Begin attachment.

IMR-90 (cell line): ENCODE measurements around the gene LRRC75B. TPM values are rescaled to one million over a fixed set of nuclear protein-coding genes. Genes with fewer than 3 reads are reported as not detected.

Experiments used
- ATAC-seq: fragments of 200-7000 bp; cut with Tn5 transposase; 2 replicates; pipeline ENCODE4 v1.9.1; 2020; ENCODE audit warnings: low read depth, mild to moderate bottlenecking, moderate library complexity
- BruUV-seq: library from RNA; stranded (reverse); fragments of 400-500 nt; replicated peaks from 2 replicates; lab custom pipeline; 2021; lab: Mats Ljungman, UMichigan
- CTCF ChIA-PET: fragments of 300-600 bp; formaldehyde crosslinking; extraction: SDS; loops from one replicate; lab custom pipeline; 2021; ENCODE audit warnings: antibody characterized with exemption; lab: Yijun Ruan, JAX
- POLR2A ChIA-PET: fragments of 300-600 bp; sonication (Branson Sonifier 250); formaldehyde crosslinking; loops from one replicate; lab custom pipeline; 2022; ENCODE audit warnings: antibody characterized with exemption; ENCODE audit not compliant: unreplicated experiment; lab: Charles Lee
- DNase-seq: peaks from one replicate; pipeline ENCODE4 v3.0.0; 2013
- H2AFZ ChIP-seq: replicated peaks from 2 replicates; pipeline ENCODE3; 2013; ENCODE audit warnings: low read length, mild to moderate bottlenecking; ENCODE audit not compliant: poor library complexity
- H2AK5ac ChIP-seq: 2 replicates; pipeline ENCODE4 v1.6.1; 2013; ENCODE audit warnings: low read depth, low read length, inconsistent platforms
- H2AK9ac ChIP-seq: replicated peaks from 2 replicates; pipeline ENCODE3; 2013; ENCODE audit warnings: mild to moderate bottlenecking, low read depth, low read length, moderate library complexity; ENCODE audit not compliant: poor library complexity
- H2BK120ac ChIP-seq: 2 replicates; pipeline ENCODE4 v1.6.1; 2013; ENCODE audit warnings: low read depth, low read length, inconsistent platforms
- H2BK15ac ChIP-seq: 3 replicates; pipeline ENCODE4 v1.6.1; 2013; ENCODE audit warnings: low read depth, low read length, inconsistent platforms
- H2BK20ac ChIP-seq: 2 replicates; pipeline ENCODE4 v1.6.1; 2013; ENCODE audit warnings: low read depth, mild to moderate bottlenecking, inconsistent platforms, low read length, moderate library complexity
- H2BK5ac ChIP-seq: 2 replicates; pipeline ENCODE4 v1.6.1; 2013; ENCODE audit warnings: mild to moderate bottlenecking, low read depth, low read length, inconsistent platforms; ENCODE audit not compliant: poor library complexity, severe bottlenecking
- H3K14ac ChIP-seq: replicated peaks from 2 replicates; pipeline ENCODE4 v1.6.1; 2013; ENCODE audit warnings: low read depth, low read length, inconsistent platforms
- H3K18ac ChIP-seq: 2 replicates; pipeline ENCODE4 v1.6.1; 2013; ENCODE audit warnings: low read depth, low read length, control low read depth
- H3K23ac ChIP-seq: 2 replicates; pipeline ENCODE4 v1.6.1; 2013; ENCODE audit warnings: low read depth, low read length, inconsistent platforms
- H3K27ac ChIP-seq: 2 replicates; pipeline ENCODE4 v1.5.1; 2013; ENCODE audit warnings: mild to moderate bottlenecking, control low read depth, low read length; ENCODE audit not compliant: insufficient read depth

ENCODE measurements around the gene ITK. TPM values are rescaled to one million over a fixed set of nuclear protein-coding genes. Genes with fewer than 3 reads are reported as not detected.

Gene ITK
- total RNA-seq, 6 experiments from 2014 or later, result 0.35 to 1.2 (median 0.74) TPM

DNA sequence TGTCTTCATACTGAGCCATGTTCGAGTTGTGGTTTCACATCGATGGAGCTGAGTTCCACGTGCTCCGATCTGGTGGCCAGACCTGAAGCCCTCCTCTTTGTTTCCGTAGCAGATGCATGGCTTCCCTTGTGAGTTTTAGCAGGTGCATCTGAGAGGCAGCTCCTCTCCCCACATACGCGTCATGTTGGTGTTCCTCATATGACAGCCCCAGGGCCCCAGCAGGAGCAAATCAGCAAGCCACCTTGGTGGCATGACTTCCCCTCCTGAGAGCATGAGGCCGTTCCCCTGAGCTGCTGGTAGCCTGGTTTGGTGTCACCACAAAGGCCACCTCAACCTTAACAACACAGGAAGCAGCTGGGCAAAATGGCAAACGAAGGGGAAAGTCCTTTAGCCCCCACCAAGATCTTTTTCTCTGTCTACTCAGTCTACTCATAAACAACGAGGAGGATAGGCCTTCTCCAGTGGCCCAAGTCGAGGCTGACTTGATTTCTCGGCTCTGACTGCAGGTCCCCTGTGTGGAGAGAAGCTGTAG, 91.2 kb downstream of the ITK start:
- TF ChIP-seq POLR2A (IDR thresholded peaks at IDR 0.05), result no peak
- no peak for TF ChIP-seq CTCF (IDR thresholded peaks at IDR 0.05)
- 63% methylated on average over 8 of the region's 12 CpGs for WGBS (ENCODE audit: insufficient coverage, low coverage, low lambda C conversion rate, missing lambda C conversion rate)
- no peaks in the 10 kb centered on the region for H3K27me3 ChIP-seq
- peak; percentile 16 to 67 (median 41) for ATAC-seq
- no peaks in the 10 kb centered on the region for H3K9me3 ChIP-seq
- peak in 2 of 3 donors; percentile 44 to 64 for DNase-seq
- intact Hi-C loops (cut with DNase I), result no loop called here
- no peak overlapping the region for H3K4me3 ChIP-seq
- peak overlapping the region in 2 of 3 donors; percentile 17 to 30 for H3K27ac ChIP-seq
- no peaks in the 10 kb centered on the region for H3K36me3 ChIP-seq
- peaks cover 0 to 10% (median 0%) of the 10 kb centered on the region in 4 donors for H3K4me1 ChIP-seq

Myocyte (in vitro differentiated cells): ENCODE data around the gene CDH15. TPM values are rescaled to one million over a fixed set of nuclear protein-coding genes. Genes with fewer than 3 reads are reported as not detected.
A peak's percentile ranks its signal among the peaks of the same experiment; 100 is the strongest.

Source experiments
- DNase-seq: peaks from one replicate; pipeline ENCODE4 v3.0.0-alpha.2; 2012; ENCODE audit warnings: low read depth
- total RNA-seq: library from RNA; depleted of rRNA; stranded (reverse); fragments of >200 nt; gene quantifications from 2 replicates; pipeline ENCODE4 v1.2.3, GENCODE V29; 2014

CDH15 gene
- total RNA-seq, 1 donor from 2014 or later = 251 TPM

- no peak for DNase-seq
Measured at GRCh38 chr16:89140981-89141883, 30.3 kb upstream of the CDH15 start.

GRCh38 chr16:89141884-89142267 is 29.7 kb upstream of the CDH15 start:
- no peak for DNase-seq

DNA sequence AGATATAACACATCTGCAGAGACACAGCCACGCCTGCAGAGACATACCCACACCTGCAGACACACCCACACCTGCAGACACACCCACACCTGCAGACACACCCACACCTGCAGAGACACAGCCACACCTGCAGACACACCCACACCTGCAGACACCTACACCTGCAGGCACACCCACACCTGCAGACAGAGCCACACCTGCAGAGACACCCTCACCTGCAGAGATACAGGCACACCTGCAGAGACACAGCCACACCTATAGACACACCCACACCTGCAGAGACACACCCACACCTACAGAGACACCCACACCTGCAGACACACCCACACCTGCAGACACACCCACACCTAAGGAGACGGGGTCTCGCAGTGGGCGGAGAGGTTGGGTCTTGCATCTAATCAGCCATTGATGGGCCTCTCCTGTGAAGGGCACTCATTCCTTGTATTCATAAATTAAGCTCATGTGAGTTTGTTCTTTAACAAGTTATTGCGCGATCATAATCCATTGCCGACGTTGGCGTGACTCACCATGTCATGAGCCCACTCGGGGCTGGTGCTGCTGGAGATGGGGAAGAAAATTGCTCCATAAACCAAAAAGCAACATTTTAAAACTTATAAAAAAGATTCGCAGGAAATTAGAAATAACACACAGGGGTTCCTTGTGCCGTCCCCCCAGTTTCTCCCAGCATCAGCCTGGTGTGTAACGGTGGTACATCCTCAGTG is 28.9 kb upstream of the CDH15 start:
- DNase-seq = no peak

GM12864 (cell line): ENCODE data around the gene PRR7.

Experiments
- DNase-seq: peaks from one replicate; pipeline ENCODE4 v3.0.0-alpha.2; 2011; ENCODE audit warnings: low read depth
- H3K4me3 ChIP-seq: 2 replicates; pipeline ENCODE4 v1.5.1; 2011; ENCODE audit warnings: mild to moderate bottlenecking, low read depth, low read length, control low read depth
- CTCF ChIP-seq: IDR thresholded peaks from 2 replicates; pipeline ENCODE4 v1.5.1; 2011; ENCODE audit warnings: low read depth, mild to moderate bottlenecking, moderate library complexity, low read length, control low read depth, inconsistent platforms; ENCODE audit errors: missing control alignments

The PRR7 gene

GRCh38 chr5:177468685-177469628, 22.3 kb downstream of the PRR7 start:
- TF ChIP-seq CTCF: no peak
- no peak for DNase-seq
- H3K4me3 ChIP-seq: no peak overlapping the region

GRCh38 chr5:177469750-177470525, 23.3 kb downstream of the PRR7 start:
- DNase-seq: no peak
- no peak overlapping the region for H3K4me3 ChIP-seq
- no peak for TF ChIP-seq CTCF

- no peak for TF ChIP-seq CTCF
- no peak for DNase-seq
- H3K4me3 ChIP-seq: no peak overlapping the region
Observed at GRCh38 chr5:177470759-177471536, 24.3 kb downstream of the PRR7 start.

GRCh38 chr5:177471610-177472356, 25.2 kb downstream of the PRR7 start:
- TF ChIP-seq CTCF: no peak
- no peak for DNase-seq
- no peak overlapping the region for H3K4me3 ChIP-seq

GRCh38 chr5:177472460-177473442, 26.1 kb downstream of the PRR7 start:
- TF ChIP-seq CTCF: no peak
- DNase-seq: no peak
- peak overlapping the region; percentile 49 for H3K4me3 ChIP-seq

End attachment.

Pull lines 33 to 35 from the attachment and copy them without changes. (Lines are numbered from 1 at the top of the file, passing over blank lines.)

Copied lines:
- no peaks in the 10 kb centered on the region for H3K36me3 ChIP-seq
- peaks cover 0 to 10% (median 0%) of the 10 kb centered on the region in 4 donors for H3K4me1 ChIP-seq

Myocyte (in vitro differentiated cells): ENCODE data around the gene CDH15. TPM values are rescaled to one million over a fixed set of nuclear protein-coding genes. Genes with fewer than 3 reads are reported as not detected.